For this year, we made it our goal to have a smoothly automated system -- still based around jmeter, which we like. First, we tried BlazeMeter. It's a jmeter PaaS, which is a really cool idea and promises to take care of the infrastructure so we could focus on writing the tests. It's not bad at all, and I think we may use it in the future, but for now, the costs were higher than we wanted, there were too many limitations on usage (the price tiers control things like ramp-up time, max users etc.), and the reporting wasn't as transparent as we wanted.

Finally, we found jmeter-ec2, which is a wrapper around Amazon's API that automates launching linux micro instances, deploying resources to those instances, firing up the test, and aggregating results. It's a lightweight script that runs in a shell and eliminates the need for a dedicated controller -- instead, each generator controls its own virtual users, and the condensed results are sent back to the shell, which makes for much less traffic between the instances (therefore, no saturation). The data collected isn't as deep as with the other approaches, but for our purposes, that's okay. We're mostly interested in simply finding out how many users we can throw at the site before it crashes. Since our plan is to take over the world, our target for concurrent users is currently 7,057,131,972. Wish us luck.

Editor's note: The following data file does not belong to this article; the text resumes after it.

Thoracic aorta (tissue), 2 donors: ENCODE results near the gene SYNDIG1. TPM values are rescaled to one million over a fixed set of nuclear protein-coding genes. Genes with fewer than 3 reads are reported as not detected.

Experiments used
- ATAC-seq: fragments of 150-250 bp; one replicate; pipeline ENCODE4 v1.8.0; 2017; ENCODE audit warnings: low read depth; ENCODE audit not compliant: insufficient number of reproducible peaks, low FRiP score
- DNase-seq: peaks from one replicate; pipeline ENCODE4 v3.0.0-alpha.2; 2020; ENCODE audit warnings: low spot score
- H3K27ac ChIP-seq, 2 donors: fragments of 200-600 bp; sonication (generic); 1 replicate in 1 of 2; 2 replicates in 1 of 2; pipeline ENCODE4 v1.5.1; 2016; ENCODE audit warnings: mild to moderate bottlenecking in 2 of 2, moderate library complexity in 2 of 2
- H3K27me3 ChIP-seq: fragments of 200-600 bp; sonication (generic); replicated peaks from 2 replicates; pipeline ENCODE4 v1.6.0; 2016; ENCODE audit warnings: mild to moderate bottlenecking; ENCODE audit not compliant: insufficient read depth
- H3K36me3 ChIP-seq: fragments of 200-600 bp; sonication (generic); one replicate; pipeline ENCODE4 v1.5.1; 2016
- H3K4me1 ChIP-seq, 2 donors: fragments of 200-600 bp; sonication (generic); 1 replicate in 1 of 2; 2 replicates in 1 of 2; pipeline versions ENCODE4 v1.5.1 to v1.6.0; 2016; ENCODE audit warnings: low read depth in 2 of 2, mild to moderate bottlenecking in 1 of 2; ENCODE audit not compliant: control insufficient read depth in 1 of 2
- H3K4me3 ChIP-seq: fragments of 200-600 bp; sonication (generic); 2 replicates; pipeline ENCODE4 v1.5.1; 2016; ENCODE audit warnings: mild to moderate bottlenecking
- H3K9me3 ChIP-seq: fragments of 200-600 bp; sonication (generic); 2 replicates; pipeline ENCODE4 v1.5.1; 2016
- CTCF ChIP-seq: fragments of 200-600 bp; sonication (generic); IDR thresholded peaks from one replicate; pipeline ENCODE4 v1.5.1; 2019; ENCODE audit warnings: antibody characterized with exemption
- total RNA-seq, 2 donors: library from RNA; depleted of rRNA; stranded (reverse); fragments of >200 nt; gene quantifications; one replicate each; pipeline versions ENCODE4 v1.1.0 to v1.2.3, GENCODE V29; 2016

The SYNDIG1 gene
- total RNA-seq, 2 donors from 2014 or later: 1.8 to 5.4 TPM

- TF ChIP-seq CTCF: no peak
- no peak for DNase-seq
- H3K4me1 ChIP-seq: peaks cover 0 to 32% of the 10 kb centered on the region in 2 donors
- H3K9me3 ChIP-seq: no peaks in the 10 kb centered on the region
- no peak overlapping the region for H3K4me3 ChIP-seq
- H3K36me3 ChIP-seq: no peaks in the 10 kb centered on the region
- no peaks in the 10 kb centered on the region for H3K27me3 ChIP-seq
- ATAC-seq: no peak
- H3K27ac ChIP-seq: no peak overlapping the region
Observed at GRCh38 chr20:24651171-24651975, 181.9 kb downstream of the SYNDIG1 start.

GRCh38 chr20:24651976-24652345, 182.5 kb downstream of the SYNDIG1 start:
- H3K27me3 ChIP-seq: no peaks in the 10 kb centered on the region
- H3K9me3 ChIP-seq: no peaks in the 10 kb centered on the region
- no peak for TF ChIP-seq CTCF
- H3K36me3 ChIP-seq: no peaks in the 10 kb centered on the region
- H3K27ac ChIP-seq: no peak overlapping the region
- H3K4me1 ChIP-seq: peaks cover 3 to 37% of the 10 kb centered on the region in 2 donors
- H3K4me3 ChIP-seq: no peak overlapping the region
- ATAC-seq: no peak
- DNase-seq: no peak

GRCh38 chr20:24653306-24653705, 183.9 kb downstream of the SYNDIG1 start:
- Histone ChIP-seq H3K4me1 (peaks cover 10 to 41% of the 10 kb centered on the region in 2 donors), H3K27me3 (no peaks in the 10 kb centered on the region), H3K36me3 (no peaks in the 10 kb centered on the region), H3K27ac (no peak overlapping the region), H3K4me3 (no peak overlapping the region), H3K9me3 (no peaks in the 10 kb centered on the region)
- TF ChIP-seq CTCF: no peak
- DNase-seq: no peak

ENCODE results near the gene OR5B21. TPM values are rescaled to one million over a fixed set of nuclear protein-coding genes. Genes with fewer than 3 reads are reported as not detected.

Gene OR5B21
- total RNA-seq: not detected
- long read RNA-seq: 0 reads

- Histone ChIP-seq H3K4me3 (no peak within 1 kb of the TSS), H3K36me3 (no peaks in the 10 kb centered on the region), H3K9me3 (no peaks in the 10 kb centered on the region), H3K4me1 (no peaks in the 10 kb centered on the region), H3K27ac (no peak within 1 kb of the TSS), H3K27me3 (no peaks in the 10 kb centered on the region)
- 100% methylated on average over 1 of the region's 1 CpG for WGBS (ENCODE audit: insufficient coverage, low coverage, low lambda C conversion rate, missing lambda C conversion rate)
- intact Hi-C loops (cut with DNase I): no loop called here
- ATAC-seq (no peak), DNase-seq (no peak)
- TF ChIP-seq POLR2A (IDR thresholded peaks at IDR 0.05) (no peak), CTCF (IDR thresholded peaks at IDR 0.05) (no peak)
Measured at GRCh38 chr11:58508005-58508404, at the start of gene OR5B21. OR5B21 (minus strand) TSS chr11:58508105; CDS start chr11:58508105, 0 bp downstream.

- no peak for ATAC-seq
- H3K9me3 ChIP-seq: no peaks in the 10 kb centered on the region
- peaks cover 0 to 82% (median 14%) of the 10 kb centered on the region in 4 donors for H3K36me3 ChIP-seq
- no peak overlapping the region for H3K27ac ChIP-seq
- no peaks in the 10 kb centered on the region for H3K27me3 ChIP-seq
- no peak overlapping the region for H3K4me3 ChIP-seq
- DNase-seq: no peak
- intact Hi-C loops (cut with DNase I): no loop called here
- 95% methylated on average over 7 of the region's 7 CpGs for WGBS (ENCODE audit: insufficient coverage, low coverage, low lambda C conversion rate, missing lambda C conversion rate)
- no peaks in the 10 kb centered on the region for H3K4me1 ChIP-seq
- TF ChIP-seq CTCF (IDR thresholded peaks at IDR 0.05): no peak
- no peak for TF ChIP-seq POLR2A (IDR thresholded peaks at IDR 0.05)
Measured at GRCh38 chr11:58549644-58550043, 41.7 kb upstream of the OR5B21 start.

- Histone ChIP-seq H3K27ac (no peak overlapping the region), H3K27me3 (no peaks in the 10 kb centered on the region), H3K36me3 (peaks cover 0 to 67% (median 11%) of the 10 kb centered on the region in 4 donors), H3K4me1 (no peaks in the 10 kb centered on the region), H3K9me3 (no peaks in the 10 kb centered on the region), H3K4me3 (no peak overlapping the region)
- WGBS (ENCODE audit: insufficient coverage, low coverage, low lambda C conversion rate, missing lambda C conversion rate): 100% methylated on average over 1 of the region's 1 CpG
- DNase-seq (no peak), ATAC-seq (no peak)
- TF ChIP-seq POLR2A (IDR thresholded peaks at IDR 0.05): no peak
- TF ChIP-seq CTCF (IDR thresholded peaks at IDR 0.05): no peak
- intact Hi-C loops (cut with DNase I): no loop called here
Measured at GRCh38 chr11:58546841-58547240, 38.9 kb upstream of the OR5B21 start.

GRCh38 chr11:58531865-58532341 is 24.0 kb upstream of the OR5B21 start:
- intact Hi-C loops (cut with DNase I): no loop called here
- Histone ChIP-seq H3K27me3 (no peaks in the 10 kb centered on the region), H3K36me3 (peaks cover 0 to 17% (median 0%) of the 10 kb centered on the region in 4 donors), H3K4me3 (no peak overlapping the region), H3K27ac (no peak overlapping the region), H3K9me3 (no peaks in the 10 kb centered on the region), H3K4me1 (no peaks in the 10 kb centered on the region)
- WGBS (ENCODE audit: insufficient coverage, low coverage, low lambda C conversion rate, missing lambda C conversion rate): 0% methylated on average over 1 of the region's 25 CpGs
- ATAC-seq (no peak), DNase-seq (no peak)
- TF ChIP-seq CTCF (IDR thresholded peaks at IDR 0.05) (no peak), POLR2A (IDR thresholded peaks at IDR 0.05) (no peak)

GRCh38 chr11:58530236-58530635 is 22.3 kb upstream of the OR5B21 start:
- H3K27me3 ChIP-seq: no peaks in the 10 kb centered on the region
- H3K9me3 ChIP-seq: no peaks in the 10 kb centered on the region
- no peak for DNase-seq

Friday, July 6, 2012

Cache Cachet